Influence of Soil Properties and Aging on the Toxicity of Copper on Compost Worm and Barley
- Catherine M. Daousta,
- Christian Bastienb and
- Louise Deschênes *ac
- a CIRAIG: Interuniversity Reference Center for the Life Cycle Assessment, Interpretation and Management of Products, Processes and Services, 2500 ch. Polytechnique, Montreal, Quebec, H3C 3A7, Canada
b CEAEQ: Centre d'Expertise en Analyse Environnementale du Québec, Ministère de l'Environnement du Québec, 2700, Einstein, Sainte-Foy, Quebec, G1P 3W8, Canada
c NSERC Industrial Chair in Site Remediation, Chemical Engineering Department, École Polytechnique de Montréal, 2500 ch. Polytechnique, Montreal, Quebec, H3C 3A7, Canada
Influence of soil properties and aging on Cu partitioning and toxicity was assessed on 10 artificial soils constituted using a statistical design considering pH (5.5 and 7.5), organic matter (1–30% [w/w]), and clay content (5–35% [w/w]). Total Cu as well as water-, CaCl2–, and diethylene triamine pentaacetic acid (DTPA)–extracted Cu fractions were determined for each soil mixture. Ecotoxic effect was assessed by determining growth inhibition of barley (Hordeum vulgare L.) and compost worm (Eisenia fetida) mortality. Analyses were repeated after a 16-wk aging period of the soils at pH 7.5 (8 × 2-wk wetting and drying cycle). Results indicated that pH was the main factor controlling Cu partitioning, ahead of organic matter and clay content. Calcium chloride (0.5 M)–extracted Cu fractions showed the best correlation with toxic responses (r = 0.55–0.66; p < 0.05), while total and DTPA-extracted Cu concentrations could not explain differences in toxicity. Direct regressions between toxicity and soil properties (pH, organic matter, and clay content) provided better explanation of variance: r 2 = 0.50 (p = 0.00006) for compost worm mortality, r 2 = 0.77 (p < 0.00001) for barley shoot inhibition, and r 2 = 0.92 (p < 0.00001) for barley root inhibition. Copper toxicity was mainly influenced by pH and, to a lesser extent, by organic matter and clay content. Aging in organic soils revealed a slight reduction in ecotoxicity while an increase was observed in soils with low organic matter content. Further investigation using longer aging periods would be necessary to assess the significance of this observation.Please view the pdf by using the Full Text (PDF) link under 'View' to the left.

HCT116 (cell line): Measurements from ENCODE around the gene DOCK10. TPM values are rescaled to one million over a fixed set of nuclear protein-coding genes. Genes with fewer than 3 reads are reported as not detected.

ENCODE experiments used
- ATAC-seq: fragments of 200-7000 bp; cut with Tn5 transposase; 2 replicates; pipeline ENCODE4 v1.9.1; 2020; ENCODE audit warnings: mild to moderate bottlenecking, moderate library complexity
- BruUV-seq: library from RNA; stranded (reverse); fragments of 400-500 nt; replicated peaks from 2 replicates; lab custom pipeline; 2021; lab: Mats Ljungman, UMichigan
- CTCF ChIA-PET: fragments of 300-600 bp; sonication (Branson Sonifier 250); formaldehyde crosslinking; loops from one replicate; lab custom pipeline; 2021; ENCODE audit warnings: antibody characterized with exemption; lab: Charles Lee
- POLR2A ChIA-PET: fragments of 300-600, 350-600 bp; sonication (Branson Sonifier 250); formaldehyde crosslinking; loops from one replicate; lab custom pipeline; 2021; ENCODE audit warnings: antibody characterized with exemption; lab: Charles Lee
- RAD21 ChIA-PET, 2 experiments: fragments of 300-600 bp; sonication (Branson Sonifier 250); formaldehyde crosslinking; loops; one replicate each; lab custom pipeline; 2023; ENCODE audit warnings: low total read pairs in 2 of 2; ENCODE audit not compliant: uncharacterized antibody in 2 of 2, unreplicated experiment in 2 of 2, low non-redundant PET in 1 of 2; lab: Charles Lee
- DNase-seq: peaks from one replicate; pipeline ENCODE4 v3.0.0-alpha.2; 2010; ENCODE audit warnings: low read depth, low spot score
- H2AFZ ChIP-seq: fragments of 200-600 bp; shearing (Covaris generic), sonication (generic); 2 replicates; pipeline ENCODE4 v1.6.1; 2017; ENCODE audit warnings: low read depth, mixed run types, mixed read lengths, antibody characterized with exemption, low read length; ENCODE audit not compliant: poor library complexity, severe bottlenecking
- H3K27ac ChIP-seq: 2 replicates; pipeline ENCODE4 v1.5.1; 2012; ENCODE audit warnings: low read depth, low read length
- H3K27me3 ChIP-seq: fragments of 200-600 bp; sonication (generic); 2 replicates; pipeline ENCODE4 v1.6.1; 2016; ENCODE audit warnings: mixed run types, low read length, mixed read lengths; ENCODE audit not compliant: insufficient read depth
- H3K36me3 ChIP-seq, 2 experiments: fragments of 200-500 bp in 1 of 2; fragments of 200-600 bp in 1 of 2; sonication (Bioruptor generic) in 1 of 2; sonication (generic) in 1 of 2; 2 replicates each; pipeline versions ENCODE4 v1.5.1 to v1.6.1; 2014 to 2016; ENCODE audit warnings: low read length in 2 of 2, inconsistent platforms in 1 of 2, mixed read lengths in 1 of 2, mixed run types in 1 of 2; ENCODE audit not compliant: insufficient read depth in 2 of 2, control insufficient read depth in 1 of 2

Copyright © 2006.